5. Society. Notice that the child's scope of fellowship is increasing. At first he learns the proper relationship and behavior toward his parents, then the entire family, and then his classmates. He is preparing himself to become a serving member of society and, of course, all of the rules of behavior that he has been taught as he relates himself to the aforementioned people must now be transferred to a larger circumference. He must now apply the golden rule to those outside his own home and school. Just as he has obeyed the laws at home and at school, now he obeys the laws in society. He realizes that he must now exercise goodwill to the community and he must keep its laws regardless of the inconvenience it brings to him. He must learn to help this larger family live at its best. Though the laws may hamper him, they are the best for the most. They protect the rights of others to enjoy life to its fullest. Hence, he should be taught to be courteous; to treat the aged properly; and to be patient, quiet, appropriate, inconspicuous, helpful, and discreet. He must not manifest rowdiness, a lack of etiquette, discourtesy, crowding, pushing, jostling, impatience, etc. A child should be taught fairness in games, putting others before himself. He should be taught not to argue or alibi. He should be taught how to behave in places of public entertainment. He must be taught to care for property such as seats, songbooks, furniture, and equipment that does not belong to him. He must be taught to respect the speed limit.

He should be warned against criticism, talebearing, and gossip. He must be taught to respect age and handicaps. He should be taught to say, "Yes, ma'am," "No, ma'am," "Yes, sir," "No, sir." He should be taught to dress appropriately. He should be warned against being loud and overbearing. He should be taught not to be too forward. He should be taught to be discreet and proper in his behavior toward the opposite sex. He should be taught public manners such as giving his seat to an older person. If he is a boy, he should give his seat to a lady or girl if there is none available for her. He should be taught courtesy to public servants such as policemen, firemen, trainmen, doormen, etc. He should be taught to dispose of garbage only in receptacles provided. He should be taught to be quiet, not rough or loud on streets or in public places. He should be taught not to stare at the unfortunate and their deformities. He must be taught to be helpful to strangers and to answer then courteously. He must be taught to help older people as they walk through dangerous places. He must be taught not to whisper, talk, or misbehave in public meetings. He must be taught not to loiter in public places or the hand around restaurants, drive-ins, etc. He must be taught to respect the rights of every man regardless of his color, race, or religion. He must be taught not to deface public property.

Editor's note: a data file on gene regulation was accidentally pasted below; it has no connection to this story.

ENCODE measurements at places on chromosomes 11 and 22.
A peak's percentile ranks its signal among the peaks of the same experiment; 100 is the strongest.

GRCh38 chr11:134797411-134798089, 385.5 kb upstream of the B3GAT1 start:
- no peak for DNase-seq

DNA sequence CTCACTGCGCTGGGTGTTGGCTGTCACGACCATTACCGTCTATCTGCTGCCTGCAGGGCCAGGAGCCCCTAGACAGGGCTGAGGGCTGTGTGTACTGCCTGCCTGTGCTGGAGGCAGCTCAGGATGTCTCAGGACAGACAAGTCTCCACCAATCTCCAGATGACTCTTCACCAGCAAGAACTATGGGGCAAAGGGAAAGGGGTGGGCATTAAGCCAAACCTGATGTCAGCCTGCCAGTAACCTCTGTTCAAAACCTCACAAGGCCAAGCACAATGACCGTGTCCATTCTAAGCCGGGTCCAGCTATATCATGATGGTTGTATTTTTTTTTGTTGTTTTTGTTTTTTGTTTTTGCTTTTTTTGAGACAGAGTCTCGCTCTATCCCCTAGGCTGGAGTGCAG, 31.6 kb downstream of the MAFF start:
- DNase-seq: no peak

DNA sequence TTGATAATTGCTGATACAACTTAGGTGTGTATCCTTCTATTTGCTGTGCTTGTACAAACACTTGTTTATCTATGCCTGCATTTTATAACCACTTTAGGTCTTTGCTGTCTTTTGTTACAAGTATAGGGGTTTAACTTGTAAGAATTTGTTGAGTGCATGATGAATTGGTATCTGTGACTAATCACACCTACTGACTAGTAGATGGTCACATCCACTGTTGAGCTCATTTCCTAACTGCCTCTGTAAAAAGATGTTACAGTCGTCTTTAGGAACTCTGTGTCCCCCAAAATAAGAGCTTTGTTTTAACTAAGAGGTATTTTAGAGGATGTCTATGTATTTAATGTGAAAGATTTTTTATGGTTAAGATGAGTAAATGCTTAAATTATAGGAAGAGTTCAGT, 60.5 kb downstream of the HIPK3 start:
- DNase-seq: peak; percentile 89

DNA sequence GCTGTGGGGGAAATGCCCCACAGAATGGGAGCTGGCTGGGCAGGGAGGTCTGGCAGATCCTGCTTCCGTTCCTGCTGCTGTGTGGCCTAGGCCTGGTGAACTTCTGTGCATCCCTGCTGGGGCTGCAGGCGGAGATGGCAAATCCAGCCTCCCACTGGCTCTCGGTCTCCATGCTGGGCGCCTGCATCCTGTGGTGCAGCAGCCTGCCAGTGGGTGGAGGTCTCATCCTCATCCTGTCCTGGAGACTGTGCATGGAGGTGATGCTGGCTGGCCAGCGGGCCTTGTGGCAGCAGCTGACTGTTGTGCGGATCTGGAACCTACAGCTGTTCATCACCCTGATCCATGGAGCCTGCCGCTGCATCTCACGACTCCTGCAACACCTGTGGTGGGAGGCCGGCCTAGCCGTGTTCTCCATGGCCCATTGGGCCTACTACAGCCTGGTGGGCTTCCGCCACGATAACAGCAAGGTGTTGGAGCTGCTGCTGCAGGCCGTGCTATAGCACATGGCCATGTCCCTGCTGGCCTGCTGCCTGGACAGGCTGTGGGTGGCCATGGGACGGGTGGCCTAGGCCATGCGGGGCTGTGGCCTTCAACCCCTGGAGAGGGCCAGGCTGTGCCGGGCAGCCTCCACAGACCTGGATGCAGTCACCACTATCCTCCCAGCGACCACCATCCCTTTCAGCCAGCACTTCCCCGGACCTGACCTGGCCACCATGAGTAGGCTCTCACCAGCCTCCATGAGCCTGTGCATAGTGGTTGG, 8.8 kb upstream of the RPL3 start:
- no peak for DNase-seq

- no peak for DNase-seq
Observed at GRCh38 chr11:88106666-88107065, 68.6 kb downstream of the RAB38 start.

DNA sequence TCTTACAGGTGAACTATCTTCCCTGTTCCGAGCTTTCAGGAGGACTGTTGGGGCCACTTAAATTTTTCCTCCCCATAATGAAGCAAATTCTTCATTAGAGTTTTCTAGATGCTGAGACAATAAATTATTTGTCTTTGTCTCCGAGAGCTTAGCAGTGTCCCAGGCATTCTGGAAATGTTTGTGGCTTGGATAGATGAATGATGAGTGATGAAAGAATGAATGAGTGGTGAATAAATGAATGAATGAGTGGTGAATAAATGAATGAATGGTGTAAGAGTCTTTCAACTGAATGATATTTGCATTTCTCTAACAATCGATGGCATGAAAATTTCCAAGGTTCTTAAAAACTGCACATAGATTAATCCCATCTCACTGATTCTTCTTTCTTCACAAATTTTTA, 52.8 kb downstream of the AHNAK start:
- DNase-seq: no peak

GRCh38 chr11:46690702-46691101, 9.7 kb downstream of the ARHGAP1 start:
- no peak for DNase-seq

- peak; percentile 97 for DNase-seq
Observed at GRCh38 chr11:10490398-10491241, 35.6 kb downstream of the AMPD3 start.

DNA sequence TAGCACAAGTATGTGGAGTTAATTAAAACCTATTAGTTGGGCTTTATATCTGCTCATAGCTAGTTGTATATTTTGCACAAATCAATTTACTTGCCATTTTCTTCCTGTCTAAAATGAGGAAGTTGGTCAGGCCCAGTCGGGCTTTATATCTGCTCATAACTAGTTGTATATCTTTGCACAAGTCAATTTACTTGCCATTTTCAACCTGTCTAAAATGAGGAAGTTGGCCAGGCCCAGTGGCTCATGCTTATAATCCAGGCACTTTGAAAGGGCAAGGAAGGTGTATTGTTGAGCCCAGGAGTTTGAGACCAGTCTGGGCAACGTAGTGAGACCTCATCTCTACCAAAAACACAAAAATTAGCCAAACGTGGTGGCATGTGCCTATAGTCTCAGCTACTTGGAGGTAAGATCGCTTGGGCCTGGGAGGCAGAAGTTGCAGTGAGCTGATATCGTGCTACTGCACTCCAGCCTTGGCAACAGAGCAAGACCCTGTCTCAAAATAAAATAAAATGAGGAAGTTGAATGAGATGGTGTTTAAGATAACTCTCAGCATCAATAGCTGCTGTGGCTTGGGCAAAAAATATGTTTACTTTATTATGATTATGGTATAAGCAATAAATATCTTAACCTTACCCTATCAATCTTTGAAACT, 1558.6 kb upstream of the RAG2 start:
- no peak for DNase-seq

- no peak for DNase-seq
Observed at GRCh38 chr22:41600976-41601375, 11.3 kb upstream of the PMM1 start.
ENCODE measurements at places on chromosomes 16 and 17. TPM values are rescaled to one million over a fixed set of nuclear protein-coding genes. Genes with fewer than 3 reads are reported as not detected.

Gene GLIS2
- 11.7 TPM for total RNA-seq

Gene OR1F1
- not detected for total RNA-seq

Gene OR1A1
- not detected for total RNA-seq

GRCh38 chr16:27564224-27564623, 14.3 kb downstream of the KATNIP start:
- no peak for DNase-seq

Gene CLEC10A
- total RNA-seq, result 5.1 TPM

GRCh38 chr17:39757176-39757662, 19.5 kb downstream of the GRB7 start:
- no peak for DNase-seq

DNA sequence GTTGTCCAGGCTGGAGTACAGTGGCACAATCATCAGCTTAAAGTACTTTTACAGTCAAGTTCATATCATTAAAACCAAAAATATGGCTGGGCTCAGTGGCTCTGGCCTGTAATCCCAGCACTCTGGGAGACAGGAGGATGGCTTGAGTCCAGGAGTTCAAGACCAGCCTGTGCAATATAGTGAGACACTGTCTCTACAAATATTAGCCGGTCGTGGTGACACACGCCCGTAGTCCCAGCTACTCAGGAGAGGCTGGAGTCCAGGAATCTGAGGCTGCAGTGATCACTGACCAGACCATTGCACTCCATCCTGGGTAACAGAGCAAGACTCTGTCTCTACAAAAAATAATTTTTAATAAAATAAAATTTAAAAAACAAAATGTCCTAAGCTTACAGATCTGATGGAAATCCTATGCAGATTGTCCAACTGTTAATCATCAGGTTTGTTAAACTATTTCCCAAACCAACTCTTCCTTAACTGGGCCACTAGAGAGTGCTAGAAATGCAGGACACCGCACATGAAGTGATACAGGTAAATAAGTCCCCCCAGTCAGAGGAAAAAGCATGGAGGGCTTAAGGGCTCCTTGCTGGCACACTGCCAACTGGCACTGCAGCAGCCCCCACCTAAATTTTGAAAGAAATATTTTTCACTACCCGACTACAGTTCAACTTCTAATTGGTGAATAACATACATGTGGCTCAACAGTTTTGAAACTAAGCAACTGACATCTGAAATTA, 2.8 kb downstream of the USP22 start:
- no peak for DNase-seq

In other words, the child must be taught to be a good citizen. Boys should be trained to be gentlemen and girls should be taught to be ladies as the interact with society.